I shut down the engine and we drift in the bay with our deck lights reflecting softly off the still water. The band is unexpected, but good, and we find ourselves singing along to the familiar tunes, tapping our feet and clapping and hooting after each song. The band acknowledges us – the boaters in the bay, and I toot the horn in response. Suddenly, as they break into a slow, fifties love song, my dad and mom stand and begin a slow waltz around the deck. It is a beautiful scene, under a canopy of stars, with the sparkling lake water shimmering around us. Loud applause comes from the people on shore.

As we return to our cottage at the end of what was a pleasant evening, my father smiles and says, “Nice boat – I don’t know how we managed for so long without one.”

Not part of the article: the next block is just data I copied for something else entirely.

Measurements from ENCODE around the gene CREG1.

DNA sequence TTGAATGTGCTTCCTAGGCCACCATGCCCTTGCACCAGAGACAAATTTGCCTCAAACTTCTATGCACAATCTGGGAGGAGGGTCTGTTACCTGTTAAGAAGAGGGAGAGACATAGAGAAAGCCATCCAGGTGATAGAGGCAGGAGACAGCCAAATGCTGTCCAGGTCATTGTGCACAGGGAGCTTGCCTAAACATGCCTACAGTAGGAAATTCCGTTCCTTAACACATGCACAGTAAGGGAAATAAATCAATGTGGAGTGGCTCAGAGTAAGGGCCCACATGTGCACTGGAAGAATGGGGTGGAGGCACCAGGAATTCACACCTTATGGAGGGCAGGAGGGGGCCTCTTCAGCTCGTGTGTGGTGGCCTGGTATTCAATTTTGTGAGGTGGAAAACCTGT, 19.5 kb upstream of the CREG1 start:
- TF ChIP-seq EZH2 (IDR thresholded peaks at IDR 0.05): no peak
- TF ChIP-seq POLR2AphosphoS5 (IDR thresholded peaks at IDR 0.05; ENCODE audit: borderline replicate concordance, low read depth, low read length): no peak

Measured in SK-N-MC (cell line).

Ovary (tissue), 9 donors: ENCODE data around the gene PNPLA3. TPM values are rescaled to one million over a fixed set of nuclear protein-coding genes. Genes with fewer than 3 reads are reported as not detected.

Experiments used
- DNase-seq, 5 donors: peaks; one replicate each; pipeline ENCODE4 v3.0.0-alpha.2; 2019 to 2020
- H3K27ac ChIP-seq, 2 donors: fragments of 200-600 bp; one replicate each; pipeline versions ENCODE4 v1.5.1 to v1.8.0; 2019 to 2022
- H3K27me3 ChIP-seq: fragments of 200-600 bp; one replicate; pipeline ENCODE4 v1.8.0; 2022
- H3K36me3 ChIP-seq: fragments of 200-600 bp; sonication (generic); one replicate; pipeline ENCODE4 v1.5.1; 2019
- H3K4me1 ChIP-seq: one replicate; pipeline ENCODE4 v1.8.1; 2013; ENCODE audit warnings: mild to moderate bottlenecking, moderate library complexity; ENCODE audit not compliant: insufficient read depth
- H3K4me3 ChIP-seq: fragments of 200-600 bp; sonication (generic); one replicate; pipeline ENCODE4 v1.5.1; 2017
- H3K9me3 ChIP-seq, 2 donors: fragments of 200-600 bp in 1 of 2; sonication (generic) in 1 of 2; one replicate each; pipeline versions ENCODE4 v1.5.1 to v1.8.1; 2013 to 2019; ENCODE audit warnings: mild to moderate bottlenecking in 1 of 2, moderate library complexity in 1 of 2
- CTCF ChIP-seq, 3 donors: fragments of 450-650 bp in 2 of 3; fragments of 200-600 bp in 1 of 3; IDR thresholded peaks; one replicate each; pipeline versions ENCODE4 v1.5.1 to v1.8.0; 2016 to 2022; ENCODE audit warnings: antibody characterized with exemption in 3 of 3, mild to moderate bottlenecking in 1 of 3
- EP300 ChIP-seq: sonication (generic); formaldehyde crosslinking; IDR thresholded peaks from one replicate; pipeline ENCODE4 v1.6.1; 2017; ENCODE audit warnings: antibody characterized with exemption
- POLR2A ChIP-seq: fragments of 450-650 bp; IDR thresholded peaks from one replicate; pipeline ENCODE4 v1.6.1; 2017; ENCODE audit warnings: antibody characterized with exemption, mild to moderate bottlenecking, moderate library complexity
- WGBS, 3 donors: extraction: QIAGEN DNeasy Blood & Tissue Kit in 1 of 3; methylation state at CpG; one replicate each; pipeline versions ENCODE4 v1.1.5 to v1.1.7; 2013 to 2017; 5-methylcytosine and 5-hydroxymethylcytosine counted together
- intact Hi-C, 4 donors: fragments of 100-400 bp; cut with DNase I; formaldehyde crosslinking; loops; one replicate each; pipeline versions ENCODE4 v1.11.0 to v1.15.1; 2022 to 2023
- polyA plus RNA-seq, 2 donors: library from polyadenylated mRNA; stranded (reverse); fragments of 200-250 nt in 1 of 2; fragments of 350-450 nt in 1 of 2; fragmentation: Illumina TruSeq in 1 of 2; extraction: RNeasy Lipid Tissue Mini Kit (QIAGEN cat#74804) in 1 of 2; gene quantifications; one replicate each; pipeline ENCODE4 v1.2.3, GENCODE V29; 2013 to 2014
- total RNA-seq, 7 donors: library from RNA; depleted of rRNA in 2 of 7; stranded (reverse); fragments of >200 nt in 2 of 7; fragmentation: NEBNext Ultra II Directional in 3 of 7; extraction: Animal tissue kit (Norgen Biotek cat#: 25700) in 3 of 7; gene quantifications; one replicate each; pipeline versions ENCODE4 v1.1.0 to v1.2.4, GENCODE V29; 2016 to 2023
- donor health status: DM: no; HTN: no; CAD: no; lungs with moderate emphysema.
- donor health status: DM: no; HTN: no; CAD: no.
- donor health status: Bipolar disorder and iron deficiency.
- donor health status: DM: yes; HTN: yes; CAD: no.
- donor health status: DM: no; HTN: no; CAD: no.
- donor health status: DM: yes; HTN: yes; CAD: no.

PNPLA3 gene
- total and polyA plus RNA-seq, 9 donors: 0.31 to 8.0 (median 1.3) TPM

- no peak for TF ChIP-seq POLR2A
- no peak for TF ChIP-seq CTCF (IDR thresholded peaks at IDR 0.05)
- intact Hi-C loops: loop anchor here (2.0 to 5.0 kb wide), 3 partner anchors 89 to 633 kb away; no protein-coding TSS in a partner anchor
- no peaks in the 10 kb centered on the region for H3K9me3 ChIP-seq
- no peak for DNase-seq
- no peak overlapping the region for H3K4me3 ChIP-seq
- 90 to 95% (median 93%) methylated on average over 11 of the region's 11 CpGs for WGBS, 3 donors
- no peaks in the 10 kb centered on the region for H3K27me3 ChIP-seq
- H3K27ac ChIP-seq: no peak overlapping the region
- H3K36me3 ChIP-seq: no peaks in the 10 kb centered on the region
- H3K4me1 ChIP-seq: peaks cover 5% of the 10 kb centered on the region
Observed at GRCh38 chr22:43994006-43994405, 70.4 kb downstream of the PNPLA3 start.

Happy Making Waves

I always enjoy seeing two motorcycles passing each other on the highway or on a winding cottage road, the way the drivers give each other that two-fingered side wave.  It is a very cool gesture; calm, casual, stylish and trendy.  It says, “We are brethren, kindred spirits simply because of our chosen mode of travel.”

I have tried to get the same sort of sophisticated acknowledgement going when I pass another driver of a pickup truck.  I want to start my own trend.  So I hold my arm out of the open window, (something that since childhood your mom always warned you against lest a passing vehicle takes it off), clap my palm on the door and give a one-fingered waggle.  It just doesn’t catch on.  The other drivers give me an icy, unfriendly stare that says, “Are you a bit odd, or are you perhaps just mocking motorcyclists?”  Hmmm, maybe pickup drivers are just not fashionable enough – perhaps it would work better if I drove a family minivan.  Maybe other minivan drivers would be more hospitable.